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Historic Places in England

Work carried out by: Rayan N 19

Within the scope of the ENGLISH discipline

Tower of London

Her Majesty's Royal Palace and Fortress of the Tower of London is a historic castle located in the City of London, England, United Kingdom, on the north bank of the River Thames. It was founded around the end of the year 1066 after the Norman Conquest of England. The White Tower at its center was built by King William I in 1078 and is regarded by the city's inhabitants as a symbol of oppression inflicted by the new ruling elite. The castle was used as a prison from the 1100s until 1952, although this was not its main function. It was initially used as a royal residence as a grand palace. As a whole, the Tower of London complex is made up of several buildings located within two concentric rings of defensive walls and a moat. There were several phases of expansion, most notably under Kings Richard I, Henry III, and Edward I in the 12th and 13th centuries.

The Churchill War Rooms is a museum in London and one of the five branches of the Imperial War Museum. The museum comprises the Cabinet War Rooms, a historic underground complex that housed a British government command centre throughout the Second World War, and the Churchill Museum, a biographical museum exploring the life of British statesman Winston Churchill. Construction of the Cabinet War Rooms, located beneath the Treasury building in the Whitehall area of Westminster, began in 1938. They became fully operational on 27 August 1939, a week before Britain declared war on Germany. The War Rooms remained in operation throughout the Second World War, before being abandoned in August 1945 after the surrender of Japan.

Churchill War Rooms

The Roman Baths

The Roman Baths are well-preserved thermae in the city of Bath, Somerset, England. A temple was constructed on the site between 60 and 70 AD in the first few decades of Roman Britain. Its presence led to the development of the small Roman urban settlement known as Aquae Sulis around the site. The Roman baths—designed for public bathing—were used until the end of Roman rule in Britain in the 5th century AD. According to the Anglo-Saxon Chronicle, the original Roman baths were in ruins a century later. The area around the natural springs was redeveloped several times during the Early and Late Middle Ages.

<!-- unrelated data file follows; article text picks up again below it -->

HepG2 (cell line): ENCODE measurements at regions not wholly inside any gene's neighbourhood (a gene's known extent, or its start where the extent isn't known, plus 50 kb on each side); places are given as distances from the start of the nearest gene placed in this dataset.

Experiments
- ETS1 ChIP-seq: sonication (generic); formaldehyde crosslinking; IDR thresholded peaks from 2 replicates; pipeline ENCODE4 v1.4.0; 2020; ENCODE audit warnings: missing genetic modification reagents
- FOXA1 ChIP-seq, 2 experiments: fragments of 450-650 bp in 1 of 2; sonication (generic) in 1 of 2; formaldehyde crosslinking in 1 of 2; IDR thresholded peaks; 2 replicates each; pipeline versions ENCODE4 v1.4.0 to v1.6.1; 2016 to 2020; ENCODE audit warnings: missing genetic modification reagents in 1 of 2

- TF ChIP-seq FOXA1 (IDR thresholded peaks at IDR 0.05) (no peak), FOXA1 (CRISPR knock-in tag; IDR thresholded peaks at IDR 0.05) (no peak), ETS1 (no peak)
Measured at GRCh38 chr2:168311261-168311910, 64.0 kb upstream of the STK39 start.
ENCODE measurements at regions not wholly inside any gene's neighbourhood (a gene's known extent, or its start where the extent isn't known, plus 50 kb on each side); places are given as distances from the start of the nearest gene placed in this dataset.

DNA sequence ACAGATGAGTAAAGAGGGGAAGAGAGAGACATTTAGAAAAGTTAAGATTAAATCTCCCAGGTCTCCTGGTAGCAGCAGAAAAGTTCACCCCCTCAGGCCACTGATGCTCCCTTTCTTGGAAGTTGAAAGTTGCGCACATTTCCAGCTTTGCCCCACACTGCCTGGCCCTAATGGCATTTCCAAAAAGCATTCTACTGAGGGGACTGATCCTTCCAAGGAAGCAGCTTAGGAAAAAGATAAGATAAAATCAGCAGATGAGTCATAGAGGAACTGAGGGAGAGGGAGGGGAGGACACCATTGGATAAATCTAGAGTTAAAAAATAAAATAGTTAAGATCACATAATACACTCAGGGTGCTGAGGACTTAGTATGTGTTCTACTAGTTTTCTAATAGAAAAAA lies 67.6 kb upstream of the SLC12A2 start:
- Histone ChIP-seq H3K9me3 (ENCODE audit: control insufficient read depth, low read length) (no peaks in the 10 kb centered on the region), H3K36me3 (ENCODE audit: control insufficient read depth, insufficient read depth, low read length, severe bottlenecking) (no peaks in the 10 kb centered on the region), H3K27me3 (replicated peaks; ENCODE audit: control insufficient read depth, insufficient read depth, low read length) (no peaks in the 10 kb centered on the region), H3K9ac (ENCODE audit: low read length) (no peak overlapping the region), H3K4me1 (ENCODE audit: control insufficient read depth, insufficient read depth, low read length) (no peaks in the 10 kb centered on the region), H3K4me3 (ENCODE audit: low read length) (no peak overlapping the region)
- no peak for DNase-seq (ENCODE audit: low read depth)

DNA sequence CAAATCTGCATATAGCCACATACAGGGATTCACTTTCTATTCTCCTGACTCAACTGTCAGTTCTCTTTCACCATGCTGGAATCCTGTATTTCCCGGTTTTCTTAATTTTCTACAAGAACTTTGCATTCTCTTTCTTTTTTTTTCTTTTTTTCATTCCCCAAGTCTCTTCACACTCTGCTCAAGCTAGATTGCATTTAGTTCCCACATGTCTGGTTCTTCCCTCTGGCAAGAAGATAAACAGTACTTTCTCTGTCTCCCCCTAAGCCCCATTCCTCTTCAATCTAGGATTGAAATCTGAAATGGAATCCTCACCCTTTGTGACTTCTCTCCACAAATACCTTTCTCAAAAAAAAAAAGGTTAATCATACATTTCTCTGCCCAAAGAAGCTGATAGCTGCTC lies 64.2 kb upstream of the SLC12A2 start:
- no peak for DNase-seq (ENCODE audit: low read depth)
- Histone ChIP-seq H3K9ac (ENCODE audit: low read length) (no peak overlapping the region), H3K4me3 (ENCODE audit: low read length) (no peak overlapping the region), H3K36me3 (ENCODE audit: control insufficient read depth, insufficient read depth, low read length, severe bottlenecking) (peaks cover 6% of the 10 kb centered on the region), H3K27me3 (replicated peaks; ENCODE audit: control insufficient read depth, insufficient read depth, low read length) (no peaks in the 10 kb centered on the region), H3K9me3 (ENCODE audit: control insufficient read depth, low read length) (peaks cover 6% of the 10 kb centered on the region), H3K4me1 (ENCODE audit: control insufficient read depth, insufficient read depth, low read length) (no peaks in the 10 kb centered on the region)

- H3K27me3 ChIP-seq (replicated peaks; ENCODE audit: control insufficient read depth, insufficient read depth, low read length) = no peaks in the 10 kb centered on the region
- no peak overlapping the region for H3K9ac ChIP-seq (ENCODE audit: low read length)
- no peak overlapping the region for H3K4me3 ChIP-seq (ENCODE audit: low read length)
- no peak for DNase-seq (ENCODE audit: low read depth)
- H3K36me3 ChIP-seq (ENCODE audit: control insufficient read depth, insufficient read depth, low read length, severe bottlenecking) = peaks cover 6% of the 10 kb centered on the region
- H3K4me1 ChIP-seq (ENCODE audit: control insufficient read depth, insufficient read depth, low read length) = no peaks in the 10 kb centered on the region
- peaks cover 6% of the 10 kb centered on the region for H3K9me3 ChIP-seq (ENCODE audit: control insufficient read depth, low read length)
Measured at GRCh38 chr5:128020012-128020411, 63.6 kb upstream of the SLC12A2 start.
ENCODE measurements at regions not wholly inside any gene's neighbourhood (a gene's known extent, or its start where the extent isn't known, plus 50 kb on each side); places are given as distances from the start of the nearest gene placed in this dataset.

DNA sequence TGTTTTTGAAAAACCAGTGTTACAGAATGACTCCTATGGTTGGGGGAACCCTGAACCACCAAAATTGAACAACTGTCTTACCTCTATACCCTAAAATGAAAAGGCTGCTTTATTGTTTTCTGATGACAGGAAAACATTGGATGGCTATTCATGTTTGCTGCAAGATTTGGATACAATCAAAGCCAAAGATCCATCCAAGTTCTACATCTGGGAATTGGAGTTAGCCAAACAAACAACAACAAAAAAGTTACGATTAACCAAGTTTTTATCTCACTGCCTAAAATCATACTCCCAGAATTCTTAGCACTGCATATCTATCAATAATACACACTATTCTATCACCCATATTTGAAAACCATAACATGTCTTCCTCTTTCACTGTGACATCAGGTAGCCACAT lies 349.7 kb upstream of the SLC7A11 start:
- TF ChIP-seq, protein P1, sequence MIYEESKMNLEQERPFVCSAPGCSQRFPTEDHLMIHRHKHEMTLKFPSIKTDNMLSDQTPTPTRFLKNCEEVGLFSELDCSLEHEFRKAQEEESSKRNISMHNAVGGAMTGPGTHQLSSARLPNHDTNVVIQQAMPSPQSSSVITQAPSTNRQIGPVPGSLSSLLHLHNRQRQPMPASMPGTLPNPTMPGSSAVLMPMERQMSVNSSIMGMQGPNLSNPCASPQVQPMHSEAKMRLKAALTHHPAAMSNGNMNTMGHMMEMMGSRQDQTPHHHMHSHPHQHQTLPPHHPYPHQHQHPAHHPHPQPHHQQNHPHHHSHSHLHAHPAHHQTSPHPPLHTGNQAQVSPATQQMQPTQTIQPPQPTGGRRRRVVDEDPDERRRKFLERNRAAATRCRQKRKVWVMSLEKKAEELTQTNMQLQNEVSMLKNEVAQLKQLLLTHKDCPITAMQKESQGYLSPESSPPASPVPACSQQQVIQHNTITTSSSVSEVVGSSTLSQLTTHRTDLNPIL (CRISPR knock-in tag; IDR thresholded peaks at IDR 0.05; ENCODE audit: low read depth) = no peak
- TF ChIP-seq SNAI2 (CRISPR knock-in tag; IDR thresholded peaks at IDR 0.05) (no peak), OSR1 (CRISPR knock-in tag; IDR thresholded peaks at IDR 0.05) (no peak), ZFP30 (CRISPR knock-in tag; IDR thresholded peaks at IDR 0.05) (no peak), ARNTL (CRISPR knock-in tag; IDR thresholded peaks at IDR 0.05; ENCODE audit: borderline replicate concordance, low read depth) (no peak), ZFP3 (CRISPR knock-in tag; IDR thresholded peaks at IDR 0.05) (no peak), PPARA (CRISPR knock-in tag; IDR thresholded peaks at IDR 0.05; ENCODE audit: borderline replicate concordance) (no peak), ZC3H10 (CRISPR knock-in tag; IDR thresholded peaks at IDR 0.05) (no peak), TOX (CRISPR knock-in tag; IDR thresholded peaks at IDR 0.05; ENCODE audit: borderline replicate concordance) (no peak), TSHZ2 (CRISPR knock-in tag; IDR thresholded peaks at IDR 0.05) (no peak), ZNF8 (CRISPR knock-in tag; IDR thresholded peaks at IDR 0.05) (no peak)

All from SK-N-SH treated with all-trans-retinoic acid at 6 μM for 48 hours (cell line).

Westminster Abbey

Westminster Abbey, formally titled the Collegiate Church of Saint Peter at Westminster, is an Anglican church in the City of Westminster, London, England. Since 1066, it has been the location of the coronations of 40 English and British monarchs and a burial site for 18 English, Scottish, and British monarchs. At least 16 royal weddings have taken place at the abbey since 1100. Although the origins of the church are obscure, an abbey housing Benedictine monks was on the site by the mid-10th century. The church got its first large building from the 1040s, commissioned by King Edward the Confessor, who is buried inside. Construction of the present church began in 1245 on the orders of Henry III. The monastery was dissolved in 1559, and the church was made a royal peculiar – a Church of England church, accountable directly to the sovereign – by Elizabeth I. The abbey, the Palace of Westminster and St. Margaret's Church became a UNESCO World Heritage site in 1987 because of their historic and symbolic significance.

Buckingham Palace is a royal residence in London, and the administrative headquarters of the monarch of the United Kingdom. Located in the City of Westminster, the palace is often at the centre of state occasions and royal hospitality. It has been a focal point for the British people at times of national rejoicing and mourning. Originally known as Buckingham House, the building at the core of today's palace was a large townhouse built for the Duke of Buckingham in 1703 on a site that had been in private ownership for at least 150 years. It was acquired by King George III in 1761 as a private residence for Queen Charlotte and became known as The Queen's House. During the 19th century it was enlarged by architects John Nash and Edward Blore, who constructed three wings around a central courtyard. Buckingham Palace became the London residence of the British monarch on the accession of Queen Victoria in 1837.

Buckingham Palace

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